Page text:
Photographer: Eli Sarnat Affiliation:USDA APHIS ITP Source: www.bugwood.org Copyright: CC BY-NC 3.0
Adult Description: Brachymyrmex patagonicus is a small dark reddish-brown species with pale tarsi and mandibles and brownish-yellow antennae. The promesonotum usually has at least four erect hairs. The gaster has sparse, but rather long pubescense. The head is slightly wider than long. The eyes are relatively large; about as long as the length of the malar space. Minute ocelli are present, and the scape surpasses the occipital border.
Larva Description: Typical ant larvae.
Host Plant: N/A
It is unclear what affect, if any, this species will have on local native species. However, based on its abundance where established, the potential for negative impact exists. In southern Alabama and Mississippi, this species, along with several other introduced species are now the most commonly encountered ants. Rover ants are capable of rapid reproduction and spread. It is not known whether this will lead to permanently high population levels, or whether some form of biotic resistance will eventually control this species.
This species can be found nesting in rotting wood and soil. This ant can nest in a variety of habitats ranging from sand at the base of plants, soil in rich mixed forests, and hardwood mulch in suburban settings. The Rover Ant is considered a nuisance pest and is being found increasingly in houses and other man-made structures. Winged reproductives (Alates) have been collected from late April through early August.
A major reason for the success of B. patagonicus in the United States may be its ability to thrive in a variety of habitats, especially disturbed sites. Other contributing factors could be its ability to coexist with a variety of other dominant ant species, such as pyramid ants (Dorymyrmex bureni), the Imported Red Fire Ant (Solenopsis invicta), Pheidole moerens (no common name), and Pheidole obscurithorax (no common name). This is similar to other Brachymyrmex species, which also occur with other dominant ant species.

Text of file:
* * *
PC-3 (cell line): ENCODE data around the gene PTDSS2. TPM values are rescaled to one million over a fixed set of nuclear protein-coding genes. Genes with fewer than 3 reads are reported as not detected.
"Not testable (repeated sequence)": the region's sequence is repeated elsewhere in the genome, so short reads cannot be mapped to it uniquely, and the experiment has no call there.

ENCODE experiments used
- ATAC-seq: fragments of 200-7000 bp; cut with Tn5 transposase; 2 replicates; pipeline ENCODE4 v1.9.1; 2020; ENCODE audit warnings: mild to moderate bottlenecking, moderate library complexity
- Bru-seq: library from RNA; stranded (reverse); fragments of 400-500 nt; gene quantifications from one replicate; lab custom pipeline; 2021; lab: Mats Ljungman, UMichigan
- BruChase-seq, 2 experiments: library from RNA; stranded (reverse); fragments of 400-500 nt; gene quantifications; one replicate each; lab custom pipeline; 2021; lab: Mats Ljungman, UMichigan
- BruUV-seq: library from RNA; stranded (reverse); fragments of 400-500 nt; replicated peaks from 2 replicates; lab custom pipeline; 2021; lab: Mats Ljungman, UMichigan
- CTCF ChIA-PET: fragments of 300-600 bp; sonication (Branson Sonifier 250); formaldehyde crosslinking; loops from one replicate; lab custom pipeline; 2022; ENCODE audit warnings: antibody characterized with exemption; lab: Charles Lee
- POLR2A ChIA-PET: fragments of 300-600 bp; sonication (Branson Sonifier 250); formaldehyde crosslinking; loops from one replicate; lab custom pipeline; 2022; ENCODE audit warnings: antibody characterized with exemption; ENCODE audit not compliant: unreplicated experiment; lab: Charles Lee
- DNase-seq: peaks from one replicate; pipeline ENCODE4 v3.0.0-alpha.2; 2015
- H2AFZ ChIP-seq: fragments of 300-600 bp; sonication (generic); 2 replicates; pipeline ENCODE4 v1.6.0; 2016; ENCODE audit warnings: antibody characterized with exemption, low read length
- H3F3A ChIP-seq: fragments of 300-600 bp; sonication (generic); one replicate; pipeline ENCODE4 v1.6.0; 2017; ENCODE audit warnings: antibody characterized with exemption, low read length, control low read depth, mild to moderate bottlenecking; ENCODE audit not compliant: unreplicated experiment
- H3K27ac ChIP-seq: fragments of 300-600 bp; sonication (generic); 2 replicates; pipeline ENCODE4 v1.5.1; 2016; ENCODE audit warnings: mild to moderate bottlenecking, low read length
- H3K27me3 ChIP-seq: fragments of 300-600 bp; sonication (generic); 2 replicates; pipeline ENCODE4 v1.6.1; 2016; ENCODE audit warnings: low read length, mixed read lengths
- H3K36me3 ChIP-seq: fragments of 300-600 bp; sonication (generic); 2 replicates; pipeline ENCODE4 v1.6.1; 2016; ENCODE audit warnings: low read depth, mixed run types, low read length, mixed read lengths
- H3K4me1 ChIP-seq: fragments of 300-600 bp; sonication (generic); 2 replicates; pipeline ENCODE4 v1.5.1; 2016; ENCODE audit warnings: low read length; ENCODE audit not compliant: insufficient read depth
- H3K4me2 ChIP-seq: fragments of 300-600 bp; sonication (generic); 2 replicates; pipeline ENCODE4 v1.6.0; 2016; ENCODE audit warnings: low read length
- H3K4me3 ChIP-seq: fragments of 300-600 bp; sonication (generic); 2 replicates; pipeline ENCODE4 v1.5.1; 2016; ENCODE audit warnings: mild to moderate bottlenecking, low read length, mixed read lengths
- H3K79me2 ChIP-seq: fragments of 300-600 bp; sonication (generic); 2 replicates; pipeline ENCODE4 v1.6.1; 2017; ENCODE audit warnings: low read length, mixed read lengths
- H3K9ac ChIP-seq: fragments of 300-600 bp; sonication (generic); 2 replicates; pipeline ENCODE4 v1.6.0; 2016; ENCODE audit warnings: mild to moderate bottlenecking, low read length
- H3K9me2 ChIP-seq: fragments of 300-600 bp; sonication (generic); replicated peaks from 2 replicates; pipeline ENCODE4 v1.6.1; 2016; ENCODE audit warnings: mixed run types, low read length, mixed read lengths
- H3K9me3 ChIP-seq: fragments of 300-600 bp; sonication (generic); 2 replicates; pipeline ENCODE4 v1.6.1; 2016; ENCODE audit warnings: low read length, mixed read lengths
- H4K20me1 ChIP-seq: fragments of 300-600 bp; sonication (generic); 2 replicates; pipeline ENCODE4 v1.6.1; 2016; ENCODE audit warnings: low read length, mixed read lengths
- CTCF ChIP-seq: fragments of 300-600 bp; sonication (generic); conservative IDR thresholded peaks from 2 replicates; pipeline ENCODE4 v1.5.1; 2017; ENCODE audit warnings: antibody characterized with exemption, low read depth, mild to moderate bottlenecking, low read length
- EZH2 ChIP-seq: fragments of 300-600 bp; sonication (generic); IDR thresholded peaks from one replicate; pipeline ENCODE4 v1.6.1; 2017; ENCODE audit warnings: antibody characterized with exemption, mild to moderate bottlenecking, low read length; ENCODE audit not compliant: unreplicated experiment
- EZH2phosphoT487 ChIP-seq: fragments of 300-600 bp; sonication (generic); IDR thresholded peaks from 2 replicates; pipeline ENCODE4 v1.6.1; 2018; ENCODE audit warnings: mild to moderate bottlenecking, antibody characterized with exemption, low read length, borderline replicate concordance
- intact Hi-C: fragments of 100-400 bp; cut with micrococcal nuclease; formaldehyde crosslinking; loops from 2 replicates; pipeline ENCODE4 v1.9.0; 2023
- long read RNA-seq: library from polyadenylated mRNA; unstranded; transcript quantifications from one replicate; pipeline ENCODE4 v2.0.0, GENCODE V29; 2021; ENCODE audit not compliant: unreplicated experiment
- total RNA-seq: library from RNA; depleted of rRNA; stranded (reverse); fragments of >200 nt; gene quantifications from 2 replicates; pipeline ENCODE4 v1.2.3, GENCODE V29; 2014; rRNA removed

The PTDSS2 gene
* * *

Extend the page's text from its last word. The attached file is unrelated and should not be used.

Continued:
This species was first reported from the United States as Brachymyrmex musculus Forel from St. Tammany Parish, Louisiana in 1978 from a single colony collected in 1976 from sawdust beneath a recently cut live oak tree. Experts speculated that it could have been introduced into the United States through New Orleans, which is a reasonable entry point for tropical species, although other localities, such as Mobile Alabama, or Pensacola Florida, are just as likely.
U.S. Habitat: These ants are very opportunistic, are habitat generalists. They are known to enter houses, hospitals, schools, or other man-made structures to forage and/or nest. Occasionally these infestations may be quite large, with nests being found in the structure of the buildings, especially in bathrooms and kitchens, in light sockets and in electrical outlets, inside cinder blocks of exterior walls, and under shingles.
U.S. Present: Currently, the Rover ant, Brachymyrmex patagonicus, has invaded much of the Southeastern United States including: Georgia, Florida, Alabama, Mississippi, Arkansas, Louisiana, and Texas.
Texas: The rover ant has been found in Smith County, in East Texas near the Louisiana border and as far west as College Station. However, due to the rapid spread, difficulty in identification, and minute size, the rover ant could be ensconced in many other Texas counties.
Due to the very small size and stereotypical ant color, the rover ant, Brachymyrmex patagonicus, can be easily confused for many other ant species. It is most often confused with the related species Brachymyrmex musculus. In fact early literature on the Rover ant misidentified them as this species. In addition, the little black ant, Monomorium minimum, is mistaken for the Rover ant.
Pest control operators (PCOs) in central Mississippi and Florida have reported difficulty in controlling this species even with repeated applications of pesticides. Pest control operators have also noted that although this species has been been found in various food sources, it seems to be especially attracted to sweet liquids.
Hill, J. G., & Brown, R. L. 2010. The ant (Hymenoptera: Formicidae) fauna of Black Belt prairie remnants in Alabama and Mississippi. Southeastern Naturalist, 9(1), 73-84
MacGowan JA, JG Hill, and MA Deyrup. 2007. Brachymyrmex patagonicus (Hymenoptera: Formicidae), and Emerging Pest Species in the Southeastern United States. Florida Entomologist 90(3) p. 457-464.
MacGown, J. A., Hill, J. G., & Brown, R. L. 2008, March. Dispersal of the exotic Brachymyrmex patagonicus (Hymenoptera: Formicidae) in the United States. In Proceedings: Imported Fire Ant Conference, Charleston, South Carolina pp. 80-86.